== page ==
I’m always concerned whenever you try to do something like this that individual rights get stepped on and I want to make darn sure everyone has read this and understands it. I’m not going to rush on this. We’re going to be deliberate because once this goes into effect, it’s a slam-dunk and it will be in effect forever. Or at least for a long time. Property owners might not be able to do what they want to do. I want to know the pluses and the minuses. I think we’re going to have several public hearings if I have to go up and down Main Street and drag the owners in.”
Mayor Doll said the Board of Trustees would hold as many meetings as it takes.
“If there’s an interest we will hold more meetings,” he said. “If there’s not we will likely move to vote on it.” If that happens, the amendment will likely passes as Deputy Mayor Arlene Handel and Trustee Ed Perlin have made indications in the past that they support the amendment.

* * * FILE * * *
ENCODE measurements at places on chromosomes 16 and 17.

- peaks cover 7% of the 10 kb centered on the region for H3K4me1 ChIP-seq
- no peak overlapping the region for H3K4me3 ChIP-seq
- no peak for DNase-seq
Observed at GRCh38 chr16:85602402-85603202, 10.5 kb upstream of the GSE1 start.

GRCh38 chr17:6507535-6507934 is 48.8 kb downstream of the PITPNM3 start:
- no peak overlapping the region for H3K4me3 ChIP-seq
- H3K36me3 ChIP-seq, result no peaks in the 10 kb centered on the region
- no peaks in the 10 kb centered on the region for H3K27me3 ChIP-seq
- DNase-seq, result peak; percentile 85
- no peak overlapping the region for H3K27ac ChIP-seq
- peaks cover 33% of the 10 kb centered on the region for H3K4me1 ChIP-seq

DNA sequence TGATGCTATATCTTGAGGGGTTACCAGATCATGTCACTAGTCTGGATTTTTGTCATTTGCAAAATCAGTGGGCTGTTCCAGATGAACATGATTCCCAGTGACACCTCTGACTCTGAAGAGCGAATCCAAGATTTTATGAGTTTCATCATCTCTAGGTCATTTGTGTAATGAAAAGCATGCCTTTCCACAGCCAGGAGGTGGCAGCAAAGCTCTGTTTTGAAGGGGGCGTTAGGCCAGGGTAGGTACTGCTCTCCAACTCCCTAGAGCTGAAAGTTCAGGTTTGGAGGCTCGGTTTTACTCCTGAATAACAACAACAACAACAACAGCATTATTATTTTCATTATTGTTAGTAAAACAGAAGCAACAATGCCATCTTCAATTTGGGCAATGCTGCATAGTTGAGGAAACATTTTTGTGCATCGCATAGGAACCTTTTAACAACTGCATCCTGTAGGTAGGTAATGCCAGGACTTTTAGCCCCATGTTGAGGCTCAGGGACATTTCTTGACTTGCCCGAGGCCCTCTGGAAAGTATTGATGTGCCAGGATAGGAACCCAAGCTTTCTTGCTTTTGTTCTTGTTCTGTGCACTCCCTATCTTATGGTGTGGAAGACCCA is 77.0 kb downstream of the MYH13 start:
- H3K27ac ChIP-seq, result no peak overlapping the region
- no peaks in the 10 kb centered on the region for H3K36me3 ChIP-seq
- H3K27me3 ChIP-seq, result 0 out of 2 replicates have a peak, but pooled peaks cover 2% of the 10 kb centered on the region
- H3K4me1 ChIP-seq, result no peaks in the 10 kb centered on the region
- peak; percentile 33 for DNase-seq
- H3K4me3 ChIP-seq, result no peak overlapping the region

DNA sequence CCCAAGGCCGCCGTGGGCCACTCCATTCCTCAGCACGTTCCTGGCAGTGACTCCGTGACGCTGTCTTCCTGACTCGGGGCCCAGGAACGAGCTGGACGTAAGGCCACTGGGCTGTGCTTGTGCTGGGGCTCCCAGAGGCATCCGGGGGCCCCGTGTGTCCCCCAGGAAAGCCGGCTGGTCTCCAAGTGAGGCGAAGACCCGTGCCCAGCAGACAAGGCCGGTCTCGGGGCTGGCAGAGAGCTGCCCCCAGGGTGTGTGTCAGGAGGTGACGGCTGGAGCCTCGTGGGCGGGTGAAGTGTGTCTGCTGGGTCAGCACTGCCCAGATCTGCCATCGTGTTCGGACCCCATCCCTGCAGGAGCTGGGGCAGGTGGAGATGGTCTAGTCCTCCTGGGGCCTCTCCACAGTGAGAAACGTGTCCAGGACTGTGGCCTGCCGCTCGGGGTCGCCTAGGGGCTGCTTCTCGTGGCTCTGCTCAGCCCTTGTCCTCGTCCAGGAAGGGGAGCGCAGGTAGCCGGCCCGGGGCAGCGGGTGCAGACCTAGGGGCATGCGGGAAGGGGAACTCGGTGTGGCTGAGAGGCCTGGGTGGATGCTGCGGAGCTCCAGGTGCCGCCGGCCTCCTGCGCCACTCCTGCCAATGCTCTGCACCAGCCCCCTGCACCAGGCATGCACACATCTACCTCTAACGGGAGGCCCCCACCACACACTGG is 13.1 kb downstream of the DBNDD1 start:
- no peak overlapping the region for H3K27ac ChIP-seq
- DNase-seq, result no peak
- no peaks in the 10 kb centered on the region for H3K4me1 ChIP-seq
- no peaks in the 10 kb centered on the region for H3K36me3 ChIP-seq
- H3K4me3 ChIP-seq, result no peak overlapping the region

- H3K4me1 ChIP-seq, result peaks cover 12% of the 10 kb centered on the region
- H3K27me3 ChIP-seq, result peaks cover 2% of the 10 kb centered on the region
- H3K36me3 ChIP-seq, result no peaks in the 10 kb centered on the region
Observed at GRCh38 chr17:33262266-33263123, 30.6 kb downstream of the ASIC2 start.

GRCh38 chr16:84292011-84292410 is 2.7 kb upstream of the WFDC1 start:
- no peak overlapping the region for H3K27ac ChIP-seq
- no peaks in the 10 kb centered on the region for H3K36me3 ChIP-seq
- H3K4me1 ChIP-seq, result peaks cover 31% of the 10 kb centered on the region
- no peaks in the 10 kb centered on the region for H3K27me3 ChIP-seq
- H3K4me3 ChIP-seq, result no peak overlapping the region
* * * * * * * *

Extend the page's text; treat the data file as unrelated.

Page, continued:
And, according to Trustee Tobin, a lot of time has already been spent on the issue. “This proposed law follows more than five years of extensive public work and discussion, including several researched proposals by a mayoral committee and Village attorneys, presentations by professionals at two public meetings sponsored by the Northport Historical Society during the last year, several workshops held during the last half year by the current Board, a meeting with one of the senior staff of the New York State Historical Preservation Office and conversations with other senior staff, review of and public availability of SHPO's model law and laws adopted by other municipalities on Long Island as well as supplementary material provided by SHPO, and discussions at various regular meetings of the current Village Board,” he said. “We have received and benefited from public comment at every step of the way during the last five years. I hope that residents will also come and comment at our next meeting, for which we have scheduled a public hearing and after which we may vote on the proposal.”